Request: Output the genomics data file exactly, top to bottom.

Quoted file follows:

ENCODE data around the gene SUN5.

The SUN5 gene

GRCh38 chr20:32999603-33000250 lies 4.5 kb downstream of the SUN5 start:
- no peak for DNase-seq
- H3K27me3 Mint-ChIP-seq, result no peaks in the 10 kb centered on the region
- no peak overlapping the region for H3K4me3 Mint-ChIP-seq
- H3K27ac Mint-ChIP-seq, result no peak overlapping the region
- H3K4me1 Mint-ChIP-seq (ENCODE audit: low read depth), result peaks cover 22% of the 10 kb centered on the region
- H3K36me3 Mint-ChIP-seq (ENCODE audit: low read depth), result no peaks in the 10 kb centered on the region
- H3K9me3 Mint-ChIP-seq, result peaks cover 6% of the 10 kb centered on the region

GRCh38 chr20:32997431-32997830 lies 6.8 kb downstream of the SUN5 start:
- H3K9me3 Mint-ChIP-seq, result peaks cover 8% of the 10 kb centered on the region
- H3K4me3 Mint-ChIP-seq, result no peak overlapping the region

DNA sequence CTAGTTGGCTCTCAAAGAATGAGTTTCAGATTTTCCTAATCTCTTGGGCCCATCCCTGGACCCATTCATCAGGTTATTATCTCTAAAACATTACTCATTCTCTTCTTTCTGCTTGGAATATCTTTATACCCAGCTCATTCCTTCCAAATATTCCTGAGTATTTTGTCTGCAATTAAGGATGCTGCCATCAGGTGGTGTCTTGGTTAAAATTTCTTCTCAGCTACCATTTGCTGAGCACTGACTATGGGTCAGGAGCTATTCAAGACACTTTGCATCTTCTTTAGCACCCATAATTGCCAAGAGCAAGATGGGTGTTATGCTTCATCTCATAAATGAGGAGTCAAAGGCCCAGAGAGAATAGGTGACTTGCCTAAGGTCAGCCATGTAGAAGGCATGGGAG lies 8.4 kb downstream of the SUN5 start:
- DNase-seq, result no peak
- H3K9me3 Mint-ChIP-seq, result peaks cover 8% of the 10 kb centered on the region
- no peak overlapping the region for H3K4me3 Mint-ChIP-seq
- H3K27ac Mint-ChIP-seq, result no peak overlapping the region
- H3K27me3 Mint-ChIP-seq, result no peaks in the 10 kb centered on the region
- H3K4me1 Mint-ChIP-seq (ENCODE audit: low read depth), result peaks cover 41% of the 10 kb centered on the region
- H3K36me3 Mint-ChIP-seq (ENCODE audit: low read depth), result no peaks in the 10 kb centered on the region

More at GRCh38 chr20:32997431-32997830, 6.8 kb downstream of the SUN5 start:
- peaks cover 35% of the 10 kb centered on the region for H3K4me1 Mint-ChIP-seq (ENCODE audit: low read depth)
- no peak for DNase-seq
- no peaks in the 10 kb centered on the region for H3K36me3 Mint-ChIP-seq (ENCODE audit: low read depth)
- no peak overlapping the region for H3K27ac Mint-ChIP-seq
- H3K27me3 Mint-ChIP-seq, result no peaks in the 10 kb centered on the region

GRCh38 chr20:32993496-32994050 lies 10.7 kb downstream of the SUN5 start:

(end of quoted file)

ENCODE data around the gene SUN5.

The SUN5 gene

GRCh38 chr20:32999603-33000250 lies 4.5 kb downstream of the SUN5 start:
- no peak for DNase-seq
- H3K27me3 Mint-ChIP-seq, result no peaks in the 10 kb centered on the region
- no peak overlapping the region for H3K4me3 Mint-ChIP-seq
- H3K27ac Mint-ChIP-seq, result no peak overlapping the region
- H3K4me1 Mint-ChIP-seq (ENCODE audit: low read depth), result peaks cover 22% of the 10 kb centered on the region
- H3K36me3 Mint-ChIP-seq (ENCODE audit: low read depth), result no peaks in the 10 kb centered on the region
- H3K9me3 Mint-ChIP-seq, result peaks cover 6% of the 10 kb centered on the region

GRCh38 chr20:32997431-32997830 lies 6.8 kb downstream of the SUN5 start:
- H3K9me3 Mint-ChIP-seq, result peaks cover 8% of the 10 kb centered on the region
- H3K4me3 Mint-ChIP-seq, result no peak overlapping the region

DNA sequence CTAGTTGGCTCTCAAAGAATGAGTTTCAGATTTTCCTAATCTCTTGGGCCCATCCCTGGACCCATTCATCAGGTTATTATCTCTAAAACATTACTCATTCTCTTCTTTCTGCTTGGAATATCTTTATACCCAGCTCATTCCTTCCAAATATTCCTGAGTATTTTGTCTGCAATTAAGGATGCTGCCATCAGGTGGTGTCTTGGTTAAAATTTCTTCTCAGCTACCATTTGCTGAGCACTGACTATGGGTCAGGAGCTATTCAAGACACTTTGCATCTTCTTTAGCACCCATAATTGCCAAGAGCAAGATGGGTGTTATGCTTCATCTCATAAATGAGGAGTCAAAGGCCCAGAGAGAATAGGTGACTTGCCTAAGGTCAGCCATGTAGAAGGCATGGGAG lies 8.4 kb downstream of the SUN5 start:
- DNase-seq, result no peak
- H3K9me3 Mint-ChIP-seq, result peaks cover 8% of the 10 kb centered on the region
- no peak overlapping the region for H3K4me3 Mint-ChIP-seq
- H3K27ac Mint-ChIP-seq, result no peak overlapping the region
- H3K27me3 Mint-ChIP-seq, result no peaks in the 10 kb centered on the region
- H3K4me1 Mint-ChIP-seq (ENCODE audit: low read depth), result peaks cover 41% of the 10 kb centered on the region
- H3K36me3 Mint-ChIP-seq (ENCODE audit: low read depth), result no peaks in the 10 kb centered on the region

More at GRCh38 chr20:32997431-32997830, 6.8 kb downstream of the SUN5 start:
- peaks cover 35% of the 10 kb centered on the region for H3K4me1 Mint-ChIP-seq (ENCODE audit: low read depth)
- no peak for DNase-seq
- no peaks in the 10 kb centered on the region for H3K36me3 Mint-ChIP-seq (ENCODE audit: low read depth)
- no peak overlapping the region for H3K27ac Mint-ChIP-seq
- H3K27me3 Mint-ChIP-seq, result no peaks in the 10 kb centered on the region

GRCh38 chr20:32993496-32994050 lies 10.7 kb downstream of the SUN5 start: